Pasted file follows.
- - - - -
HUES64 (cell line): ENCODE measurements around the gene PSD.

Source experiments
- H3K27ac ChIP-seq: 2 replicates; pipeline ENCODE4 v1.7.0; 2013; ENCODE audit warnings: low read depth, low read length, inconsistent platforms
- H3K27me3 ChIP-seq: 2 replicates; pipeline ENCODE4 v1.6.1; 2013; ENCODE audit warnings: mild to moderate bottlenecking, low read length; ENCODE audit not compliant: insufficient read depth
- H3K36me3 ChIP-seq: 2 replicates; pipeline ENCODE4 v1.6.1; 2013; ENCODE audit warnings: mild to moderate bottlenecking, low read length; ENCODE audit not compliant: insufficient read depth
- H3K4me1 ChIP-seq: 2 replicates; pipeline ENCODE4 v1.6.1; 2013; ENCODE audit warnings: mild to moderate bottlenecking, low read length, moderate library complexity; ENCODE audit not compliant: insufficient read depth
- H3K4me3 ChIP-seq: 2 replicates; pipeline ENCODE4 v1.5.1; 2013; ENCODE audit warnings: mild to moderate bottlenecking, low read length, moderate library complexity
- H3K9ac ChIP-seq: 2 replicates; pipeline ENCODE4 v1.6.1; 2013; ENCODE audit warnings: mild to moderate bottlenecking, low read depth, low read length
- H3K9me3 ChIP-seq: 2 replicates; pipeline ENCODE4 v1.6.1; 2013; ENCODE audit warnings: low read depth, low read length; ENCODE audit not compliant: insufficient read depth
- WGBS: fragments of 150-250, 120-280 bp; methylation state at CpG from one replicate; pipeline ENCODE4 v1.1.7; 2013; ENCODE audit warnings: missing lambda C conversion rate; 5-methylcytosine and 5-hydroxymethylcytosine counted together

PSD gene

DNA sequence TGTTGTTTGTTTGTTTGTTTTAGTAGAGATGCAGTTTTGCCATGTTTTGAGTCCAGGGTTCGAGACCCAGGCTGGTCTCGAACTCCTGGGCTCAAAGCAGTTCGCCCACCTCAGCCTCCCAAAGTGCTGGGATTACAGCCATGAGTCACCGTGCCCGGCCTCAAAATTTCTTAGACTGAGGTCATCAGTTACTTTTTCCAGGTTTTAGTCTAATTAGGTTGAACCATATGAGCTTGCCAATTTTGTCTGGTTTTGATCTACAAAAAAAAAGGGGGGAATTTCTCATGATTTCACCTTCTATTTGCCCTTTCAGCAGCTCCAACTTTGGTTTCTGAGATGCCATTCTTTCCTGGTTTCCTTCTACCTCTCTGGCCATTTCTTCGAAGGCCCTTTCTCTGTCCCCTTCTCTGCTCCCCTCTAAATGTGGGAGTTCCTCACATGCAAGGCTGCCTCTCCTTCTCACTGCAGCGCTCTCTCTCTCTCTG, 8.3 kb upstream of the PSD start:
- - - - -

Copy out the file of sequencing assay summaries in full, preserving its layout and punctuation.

HUES64 (cell line): ENCODE measurements around the gene PSD.

Source experiments
- H3K27ac ChIP-seq: 2 replicates; pipeline ENCODE4 v1.7.0; 2013; ENCODE audit warnings: low read depth, low read length, inconsistent platforms
- H3K27me3 ChIP-seq: 2 replicates; pipeline ENCODE4 v1.6.1; 2013; ENCODE audit warnings: mild to moderate bottlenecking, low read length; ENCODE audit not compliant: insufficient read depth
- H3K36me3 ChIP-seq: 2 replicates; pipeline ENCODE4 v1.6.1; 2013; ENCODE audit warnings: mild to moderate bottlenecking, low read length; ENCODE audit not compliant: insufficient read depth
- H3K4me1 ChIP-seq: 2 replicates; pipeline ENCODE4 v1.6.1; 2013; ENCODE audit warnings: mild to moderate bottlenecking, low read length, moderate library complexity; ENCODE audit not compliant: insufficient read depth
- H3K4me3 ChIP-seq: 2 replicates; pipeline ENCODE4 v1.5.1; 2013; ENCODE audit warnings: mild to moderate bottlenecking, low read length, moderate library complexity
- H3K9ac ChIP-seq: 2 replicates; pipeline ENCODE4 v1.6.1; 2013; ENCODE audit warnings: mild to moderate bottlenecking, low read depth, low read length
- H3K9me3 ChIP-seq: 2 replicates; pipeline ENCODE4 v1.6.1; 2013; ENCODE audit warnings: low read depth, low read length; ENCODE audit not compliant: insufficient read depth
- WGBS: fragments of 150-250, 120-280 bp; methylation state at CpG from one replicate; pipeline ENCODE4 v1.1.7; 2013; ENCODE audit warnings: missing lambda C conversion rate; 5-methylcytosine and 5-hydroxymethylcytosine counted together

PSD gene

DNA sequence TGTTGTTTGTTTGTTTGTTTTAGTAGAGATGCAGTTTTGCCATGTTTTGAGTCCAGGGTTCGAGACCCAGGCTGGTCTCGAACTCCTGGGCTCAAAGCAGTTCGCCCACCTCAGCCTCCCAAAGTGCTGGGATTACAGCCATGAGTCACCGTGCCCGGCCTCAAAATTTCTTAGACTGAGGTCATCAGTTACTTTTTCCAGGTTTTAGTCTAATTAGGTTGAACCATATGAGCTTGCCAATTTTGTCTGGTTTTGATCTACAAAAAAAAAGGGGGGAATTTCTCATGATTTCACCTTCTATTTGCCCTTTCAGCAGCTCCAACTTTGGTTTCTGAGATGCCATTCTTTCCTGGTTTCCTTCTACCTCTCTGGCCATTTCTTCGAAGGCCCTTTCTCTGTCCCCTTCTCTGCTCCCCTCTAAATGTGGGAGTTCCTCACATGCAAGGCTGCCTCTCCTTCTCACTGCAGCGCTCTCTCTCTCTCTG, 8.3 kb upstream of the PSD start: